If a typical theme connected most if not all the statements by technology and service providers at the 2015 McLeod Software application Users Conference in Alabama today, it would be “& ldquo; integration, & rdquo; as a variety of carriers joined digital hands to provide freight brokers, trucking business and logistics service providers more multi-faceted methods to increase running effectiveness while lowering costs. ALK Technologies said it successfully and now incorporated its PC * MILER 29 routing, mileage and mapping software into McLeod’& rsquo; s LoadMaster and PowerBroker suite of items –– combination that supplies, in the words of Robert Brothers, McLeod’& rsquo; s manager of product advancement, “& ldquo; another valuable device” & rdquo; for managing fleets and brokerage operations to increase performance and cost savings. Bill Maddox, ALK’& rsquo; s VP-sales said incorporating PC * MILER 29 provides McLeod’& rsquo; s customer base with access to the latest truck-specific routing and mileage information, including updated toll roads. It also showcases HOS Manager, a feature that factors obligatory hours of service (HOS) break times directly into the path strategy to improve possession usage, plus a “& ldquo; Points of Interest” & rdquo; function that provides “& ldquo; live & rdquo; Pilot & Flying J diesel fuel prices upgraded every Thirty Minutes. Orbcomm revealed at this year’& rsquo; s user conference that its successfully incorporated the two-way communications features for its fleet tracking and monitoring system with McLeod’& rsquo; s LoadMaster business system. That combination offers trucking business throughout North America with the ability to capture near real-time trailer information for both cooled and dry transportation assets through one detailed system, via Orbcomm’& rsquo; s GT 1100 dry van trailer tracking option and its RT 6000+ cold chain tracking package. Through this integration, “& ldquo; trucking business will certainly gain centralized presence to their trailers and freight by providing temperature level, fuel l.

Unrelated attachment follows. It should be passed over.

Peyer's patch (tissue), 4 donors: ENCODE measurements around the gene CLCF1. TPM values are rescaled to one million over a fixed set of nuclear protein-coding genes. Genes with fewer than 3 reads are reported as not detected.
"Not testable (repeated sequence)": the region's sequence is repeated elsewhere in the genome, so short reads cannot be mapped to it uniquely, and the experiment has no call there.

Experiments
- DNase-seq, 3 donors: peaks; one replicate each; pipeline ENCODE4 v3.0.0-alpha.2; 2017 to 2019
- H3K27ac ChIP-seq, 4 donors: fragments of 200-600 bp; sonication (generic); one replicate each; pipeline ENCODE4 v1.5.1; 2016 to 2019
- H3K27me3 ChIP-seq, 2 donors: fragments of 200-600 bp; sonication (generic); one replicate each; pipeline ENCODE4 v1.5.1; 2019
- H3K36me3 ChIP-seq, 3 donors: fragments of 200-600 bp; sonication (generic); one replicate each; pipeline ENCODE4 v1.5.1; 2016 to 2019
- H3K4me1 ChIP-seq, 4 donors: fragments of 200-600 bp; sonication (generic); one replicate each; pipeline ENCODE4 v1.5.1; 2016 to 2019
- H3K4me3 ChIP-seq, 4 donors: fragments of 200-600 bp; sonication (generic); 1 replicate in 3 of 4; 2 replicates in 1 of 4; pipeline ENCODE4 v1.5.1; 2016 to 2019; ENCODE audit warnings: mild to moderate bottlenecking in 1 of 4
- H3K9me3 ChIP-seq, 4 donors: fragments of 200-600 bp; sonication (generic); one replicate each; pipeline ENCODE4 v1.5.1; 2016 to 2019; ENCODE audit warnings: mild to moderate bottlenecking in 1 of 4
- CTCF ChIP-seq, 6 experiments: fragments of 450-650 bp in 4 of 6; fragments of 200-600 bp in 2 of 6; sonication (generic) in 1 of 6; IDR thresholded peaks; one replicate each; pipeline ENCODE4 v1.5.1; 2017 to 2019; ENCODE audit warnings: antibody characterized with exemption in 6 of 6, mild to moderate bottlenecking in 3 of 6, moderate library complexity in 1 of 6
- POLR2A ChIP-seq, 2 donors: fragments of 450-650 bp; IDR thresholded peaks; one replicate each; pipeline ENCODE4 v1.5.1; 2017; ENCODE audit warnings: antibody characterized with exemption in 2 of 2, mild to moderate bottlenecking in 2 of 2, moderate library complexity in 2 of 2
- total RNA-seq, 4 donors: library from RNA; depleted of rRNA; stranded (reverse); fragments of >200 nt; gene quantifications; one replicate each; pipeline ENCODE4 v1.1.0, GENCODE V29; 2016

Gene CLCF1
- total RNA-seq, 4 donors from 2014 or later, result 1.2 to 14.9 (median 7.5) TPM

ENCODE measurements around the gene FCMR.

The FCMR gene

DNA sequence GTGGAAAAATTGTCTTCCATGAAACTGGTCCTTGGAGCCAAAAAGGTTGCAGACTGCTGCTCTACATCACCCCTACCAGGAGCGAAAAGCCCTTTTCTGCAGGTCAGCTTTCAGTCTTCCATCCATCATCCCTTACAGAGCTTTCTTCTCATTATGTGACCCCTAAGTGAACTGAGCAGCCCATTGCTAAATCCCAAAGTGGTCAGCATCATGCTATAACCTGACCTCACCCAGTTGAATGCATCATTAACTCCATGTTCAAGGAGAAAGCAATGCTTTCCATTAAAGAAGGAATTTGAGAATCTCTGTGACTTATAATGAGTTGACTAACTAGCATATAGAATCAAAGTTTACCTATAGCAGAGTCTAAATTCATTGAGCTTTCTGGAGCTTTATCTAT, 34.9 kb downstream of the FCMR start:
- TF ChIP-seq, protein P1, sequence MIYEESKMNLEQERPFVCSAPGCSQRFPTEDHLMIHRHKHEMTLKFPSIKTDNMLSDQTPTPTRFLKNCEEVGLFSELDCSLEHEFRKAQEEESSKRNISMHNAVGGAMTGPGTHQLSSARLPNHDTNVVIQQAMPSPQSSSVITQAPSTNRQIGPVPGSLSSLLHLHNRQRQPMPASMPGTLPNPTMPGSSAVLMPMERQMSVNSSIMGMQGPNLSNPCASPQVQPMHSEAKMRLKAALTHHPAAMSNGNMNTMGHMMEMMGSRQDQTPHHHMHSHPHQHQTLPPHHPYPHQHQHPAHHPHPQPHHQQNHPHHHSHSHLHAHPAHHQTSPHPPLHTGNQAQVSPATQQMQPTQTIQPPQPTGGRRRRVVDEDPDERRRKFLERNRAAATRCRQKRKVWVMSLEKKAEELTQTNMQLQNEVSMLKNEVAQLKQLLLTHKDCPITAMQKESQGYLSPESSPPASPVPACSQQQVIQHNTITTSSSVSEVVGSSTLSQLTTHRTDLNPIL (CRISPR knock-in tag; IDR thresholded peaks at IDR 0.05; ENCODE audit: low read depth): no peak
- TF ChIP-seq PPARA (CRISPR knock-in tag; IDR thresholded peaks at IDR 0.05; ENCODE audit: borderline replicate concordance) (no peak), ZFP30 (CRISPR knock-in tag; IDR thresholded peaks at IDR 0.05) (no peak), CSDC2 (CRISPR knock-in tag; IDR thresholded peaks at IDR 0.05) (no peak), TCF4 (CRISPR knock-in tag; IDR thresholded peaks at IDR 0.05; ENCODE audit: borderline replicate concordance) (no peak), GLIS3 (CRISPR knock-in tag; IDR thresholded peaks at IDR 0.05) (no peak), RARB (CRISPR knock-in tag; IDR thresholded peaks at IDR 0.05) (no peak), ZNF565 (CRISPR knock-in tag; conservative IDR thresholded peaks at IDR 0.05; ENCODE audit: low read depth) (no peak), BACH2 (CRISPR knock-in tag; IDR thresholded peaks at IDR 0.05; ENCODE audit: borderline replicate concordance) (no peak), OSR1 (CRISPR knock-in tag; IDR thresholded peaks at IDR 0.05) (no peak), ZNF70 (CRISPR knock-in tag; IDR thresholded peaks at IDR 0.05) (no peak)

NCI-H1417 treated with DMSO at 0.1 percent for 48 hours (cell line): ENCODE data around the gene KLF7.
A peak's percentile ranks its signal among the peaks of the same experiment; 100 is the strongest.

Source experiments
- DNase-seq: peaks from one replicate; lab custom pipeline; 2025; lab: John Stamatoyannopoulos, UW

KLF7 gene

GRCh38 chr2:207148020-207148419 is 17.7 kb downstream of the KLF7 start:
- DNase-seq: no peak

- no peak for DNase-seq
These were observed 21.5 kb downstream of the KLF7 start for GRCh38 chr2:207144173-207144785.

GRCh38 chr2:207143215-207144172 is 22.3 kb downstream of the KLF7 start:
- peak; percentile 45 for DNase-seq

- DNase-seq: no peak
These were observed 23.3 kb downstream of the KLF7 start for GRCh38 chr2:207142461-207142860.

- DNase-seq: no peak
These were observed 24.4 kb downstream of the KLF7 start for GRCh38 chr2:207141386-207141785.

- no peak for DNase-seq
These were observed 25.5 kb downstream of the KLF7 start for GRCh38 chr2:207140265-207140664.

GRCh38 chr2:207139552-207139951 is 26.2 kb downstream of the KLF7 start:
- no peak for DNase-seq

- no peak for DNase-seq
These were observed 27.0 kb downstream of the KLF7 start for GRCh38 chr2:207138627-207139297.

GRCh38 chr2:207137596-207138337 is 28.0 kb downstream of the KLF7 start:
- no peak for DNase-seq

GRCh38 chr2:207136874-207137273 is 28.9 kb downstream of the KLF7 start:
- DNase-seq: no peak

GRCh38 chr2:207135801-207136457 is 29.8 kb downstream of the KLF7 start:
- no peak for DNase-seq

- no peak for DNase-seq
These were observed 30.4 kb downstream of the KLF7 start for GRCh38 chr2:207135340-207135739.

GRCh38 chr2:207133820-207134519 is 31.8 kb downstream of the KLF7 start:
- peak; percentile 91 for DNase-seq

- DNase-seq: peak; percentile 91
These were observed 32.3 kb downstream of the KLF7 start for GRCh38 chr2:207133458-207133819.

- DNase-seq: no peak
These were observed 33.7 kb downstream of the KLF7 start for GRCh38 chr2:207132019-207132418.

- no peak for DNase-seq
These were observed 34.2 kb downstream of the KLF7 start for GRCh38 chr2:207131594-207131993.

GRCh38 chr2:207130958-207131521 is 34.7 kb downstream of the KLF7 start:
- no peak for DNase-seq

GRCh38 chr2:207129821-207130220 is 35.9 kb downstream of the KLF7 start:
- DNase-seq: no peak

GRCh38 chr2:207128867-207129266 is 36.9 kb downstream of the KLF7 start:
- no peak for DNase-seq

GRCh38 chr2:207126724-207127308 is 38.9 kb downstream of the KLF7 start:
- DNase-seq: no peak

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According to brand-new analysis carried out by the American Trucking Associations (ATA), the shortage of truck drivers in the united state is expected to top 48,000 by the end of 2015 –– a 27 % jump from previous quotes –– and could balloon to almost 175,000 by 2024 if current trends continue. “& ldquo; The capability to find sufficient certified drivers is one of our market’& rsquo; s biggest challenges,” & rdquo; stated Bill Graves, the trade group’& rsquo; s president and CEO, in a declaration. “& ldquo; This most current report clearly lays out the problem –– in addition to some possible options –– to the driver shortage.” & rdquo; This is the fourth significant analysis of the truck motorist shortage performed by ATA because 2005, noted Bob Costello, the group’& rsquo; s primary economist, and he stressed that this research study figured out that the ongoing lack isn’& rsquo; t strictly a & ldquo; numbers problem & rdquo; any longer. & ldquo; It is a quality issue too, & rdquo; he stated. & ldquo; Fleets consistently report receiving applications for employment opportunities, but that many of those prospects do not meet the criteria to be hired. According our research study, 88 % of providers stated the majority of candidates are not certified.” & rdquo; Jonathan Starks, director of transport analysis at research study firm FTR, told Fleet Owner that he does not expect those numbers to “& ldquo; change the industry’& rsquo; s reaction much & rdquo; due to the fact that all that “information does is & ldquo; confirm & rdquo; in everyone & rsquo; s mind how major the problem continues getting. Other essential conclusions of the report: FTR’& rsquo; s Starks kept in mind that last point is a “& ldquo; huge yet unidentified” & rdquo; part of the motorist lack, one he likened to the proverbial 900-pound elephant overshadowing the concern. “& ldquo; I entirely understand why they did not integrate the effect of federal policies, staying with just demographics and market development elements, due to the fact that there simply too many ‘& lsquo; if, and, and buts’ & rsquo; around it, & rdquo; he explained. & ldquo; There is a genuine struggle to specify …
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